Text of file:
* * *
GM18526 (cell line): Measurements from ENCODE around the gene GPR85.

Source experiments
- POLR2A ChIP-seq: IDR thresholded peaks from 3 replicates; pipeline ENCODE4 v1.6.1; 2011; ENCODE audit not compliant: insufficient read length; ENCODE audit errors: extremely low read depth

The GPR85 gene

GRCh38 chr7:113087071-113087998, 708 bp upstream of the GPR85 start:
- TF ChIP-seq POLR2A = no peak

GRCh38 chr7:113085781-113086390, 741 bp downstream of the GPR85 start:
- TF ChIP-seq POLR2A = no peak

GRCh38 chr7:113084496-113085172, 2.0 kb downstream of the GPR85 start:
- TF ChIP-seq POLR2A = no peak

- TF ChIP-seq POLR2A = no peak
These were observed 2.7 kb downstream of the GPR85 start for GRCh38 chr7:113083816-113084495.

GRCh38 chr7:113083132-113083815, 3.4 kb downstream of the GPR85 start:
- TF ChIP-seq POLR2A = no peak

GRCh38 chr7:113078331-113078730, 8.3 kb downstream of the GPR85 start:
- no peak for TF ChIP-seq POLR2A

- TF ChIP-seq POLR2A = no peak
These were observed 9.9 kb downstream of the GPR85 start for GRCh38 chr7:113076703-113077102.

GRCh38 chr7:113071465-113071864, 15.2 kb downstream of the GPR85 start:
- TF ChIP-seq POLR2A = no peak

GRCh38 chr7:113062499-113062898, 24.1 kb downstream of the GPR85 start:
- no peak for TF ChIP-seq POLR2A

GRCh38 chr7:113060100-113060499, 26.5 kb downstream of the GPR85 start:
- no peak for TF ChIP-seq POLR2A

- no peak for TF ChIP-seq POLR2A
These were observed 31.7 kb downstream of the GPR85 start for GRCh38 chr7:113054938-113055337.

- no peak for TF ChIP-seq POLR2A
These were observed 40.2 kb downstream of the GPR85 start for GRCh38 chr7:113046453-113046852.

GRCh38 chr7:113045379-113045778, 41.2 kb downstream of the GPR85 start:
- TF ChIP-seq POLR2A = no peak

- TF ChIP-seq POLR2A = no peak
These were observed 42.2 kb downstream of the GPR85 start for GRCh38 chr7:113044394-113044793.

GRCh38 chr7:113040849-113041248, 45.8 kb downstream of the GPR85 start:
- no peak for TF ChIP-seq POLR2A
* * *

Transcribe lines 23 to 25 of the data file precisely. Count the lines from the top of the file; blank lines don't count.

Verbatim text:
GRCh38 chr7:113060100-113060499, 26.5 kb downstream of the GPR85 start:
- no peak for TF ChIP-seq POLR2A

- no peak for TF ChIP-seq POLR2A